The surface of the Karakum Desert is made up of loose sands on a shale layer. The dark-colored shale is the reason for the desert’s name (dark sands). The surface features of the desert depend on which part of it you’re in. In the northern area (Trans-Unguz Karakum), wind action is responsible for the physical topography of the land. 

The plains of the central area of Karakum are made up of wind-accumulated sand ridges that may measure between 250 to 300 feet (75 to 90 meters) on average. About 10 percent of this area consists of crescent-shaped dunes, otherwise known as barchans. These are typically about 30 feet (9 meters) in height on average.

The region receives scanty precipitation, and the water mostly collects in basins formed by thick clay deposits. The clay deposits form interdune depressions and may be as thick as 30 feet (9 meters) in some places. The water from these catchment basins makes it possible to grow fruits in this desert. The basin also forms saline areas known as solonchaks as the subsoil evaporates. The chains of salt marshes are more common in the central and southeastern Karakum.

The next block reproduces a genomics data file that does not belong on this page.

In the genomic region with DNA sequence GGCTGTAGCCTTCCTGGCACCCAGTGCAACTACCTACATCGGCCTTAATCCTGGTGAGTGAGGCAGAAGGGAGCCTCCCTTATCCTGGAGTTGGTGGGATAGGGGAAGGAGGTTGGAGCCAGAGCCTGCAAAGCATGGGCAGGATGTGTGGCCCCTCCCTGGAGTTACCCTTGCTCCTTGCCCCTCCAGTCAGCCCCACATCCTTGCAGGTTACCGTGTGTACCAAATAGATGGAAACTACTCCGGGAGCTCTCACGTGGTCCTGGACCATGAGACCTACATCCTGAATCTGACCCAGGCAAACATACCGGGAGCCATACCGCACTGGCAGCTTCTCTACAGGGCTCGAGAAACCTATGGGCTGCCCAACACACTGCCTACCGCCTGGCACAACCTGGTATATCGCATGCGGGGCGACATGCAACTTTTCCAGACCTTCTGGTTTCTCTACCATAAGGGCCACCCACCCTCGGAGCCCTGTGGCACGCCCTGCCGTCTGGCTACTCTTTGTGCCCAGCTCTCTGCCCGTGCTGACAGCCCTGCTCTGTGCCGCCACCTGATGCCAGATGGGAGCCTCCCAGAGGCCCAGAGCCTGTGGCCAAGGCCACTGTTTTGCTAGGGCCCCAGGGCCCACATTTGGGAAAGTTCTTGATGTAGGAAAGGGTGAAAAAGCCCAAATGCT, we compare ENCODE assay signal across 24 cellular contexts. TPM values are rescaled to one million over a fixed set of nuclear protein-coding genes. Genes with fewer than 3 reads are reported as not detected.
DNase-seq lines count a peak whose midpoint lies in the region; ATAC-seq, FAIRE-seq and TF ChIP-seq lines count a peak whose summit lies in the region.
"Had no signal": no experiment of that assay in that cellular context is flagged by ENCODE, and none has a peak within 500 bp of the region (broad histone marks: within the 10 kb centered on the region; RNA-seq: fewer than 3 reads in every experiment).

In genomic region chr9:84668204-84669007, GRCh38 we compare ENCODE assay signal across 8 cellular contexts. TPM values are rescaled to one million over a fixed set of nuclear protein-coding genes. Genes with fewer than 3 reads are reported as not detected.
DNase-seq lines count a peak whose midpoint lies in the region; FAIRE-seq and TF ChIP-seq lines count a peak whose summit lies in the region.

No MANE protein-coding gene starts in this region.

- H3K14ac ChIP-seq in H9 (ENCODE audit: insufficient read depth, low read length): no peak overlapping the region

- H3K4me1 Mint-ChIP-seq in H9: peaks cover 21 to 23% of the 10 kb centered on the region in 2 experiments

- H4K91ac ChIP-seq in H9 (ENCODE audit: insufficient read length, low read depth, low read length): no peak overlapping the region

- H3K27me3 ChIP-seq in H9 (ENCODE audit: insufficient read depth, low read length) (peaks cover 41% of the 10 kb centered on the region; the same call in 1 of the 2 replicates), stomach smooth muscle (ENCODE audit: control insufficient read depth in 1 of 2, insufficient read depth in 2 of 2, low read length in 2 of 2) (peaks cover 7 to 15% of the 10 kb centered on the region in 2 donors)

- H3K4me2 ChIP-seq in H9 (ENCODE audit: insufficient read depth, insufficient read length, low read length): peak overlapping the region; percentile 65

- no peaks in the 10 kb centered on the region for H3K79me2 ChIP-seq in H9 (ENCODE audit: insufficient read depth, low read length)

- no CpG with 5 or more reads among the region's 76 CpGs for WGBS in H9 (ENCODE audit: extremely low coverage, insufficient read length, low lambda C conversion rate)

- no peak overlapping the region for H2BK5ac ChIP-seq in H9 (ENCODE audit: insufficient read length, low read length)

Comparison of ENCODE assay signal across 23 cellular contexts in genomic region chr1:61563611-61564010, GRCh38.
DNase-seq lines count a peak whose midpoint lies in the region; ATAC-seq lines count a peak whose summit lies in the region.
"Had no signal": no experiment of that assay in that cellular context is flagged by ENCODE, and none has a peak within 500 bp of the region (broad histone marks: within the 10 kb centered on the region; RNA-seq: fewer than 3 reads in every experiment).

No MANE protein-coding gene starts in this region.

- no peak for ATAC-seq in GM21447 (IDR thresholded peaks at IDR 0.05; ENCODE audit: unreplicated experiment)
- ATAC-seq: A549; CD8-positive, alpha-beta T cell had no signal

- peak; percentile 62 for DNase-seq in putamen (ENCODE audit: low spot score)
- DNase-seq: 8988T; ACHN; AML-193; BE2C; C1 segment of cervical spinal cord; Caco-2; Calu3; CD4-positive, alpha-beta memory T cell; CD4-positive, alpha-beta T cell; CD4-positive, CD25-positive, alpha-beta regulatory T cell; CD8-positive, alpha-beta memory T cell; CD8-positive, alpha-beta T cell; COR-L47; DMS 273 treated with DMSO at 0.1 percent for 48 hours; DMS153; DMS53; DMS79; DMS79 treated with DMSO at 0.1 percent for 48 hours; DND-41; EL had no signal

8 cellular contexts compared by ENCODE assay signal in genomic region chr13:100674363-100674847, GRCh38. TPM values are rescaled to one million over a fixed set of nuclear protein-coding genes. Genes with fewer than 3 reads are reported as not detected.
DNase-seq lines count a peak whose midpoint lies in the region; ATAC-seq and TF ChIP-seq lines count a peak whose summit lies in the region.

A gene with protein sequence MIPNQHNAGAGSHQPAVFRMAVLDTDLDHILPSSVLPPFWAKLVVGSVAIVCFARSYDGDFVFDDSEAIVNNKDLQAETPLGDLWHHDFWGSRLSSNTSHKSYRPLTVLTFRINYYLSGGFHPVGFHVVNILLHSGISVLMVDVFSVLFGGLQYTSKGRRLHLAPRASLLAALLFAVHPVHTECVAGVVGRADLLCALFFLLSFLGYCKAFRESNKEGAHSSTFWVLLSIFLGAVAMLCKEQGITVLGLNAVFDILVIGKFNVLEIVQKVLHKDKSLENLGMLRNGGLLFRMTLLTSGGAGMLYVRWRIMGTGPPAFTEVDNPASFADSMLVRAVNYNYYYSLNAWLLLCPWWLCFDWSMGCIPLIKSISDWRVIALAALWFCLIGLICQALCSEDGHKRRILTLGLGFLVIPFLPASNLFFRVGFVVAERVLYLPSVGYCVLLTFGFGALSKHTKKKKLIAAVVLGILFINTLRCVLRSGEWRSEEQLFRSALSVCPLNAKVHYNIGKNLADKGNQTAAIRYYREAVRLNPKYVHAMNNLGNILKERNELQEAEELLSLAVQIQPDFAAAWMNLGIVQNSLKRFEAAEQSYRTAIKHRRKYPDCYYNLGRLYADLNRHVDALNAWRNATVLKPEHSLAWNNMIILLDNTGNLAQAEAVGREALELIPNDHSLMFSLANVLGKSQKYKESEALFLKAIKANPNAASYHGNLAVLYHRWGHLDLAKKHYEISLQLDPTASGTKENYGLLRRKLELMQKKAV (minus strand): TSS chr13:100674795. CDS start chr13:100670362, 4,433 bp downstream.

Perhaps the most popular physical feature of the Karakum Desert is the Darvaza Gas Crater. More famously referred to as a “Door to Hell,” or the “Gates of Hell,” the Darvaza Gas Crater is a natural gas crater that oil explorers lit on fire in 1971 and has been burning ever since. It is a major attraction, visited by hundreds of tourists every year.

The Karakum Canal, which is the second-largest irrigation canal in the world, crosses the desert. The canal, which was constructed in 1958, brings water from the Amu Darya in the north to the desert’s southern regions of the desert.

Karakum Desert – Plant and Animal Life

common side blotched lizard
Lizards have a very good population in the Karakum desert.

©John Rakestraw/Shutterstock.com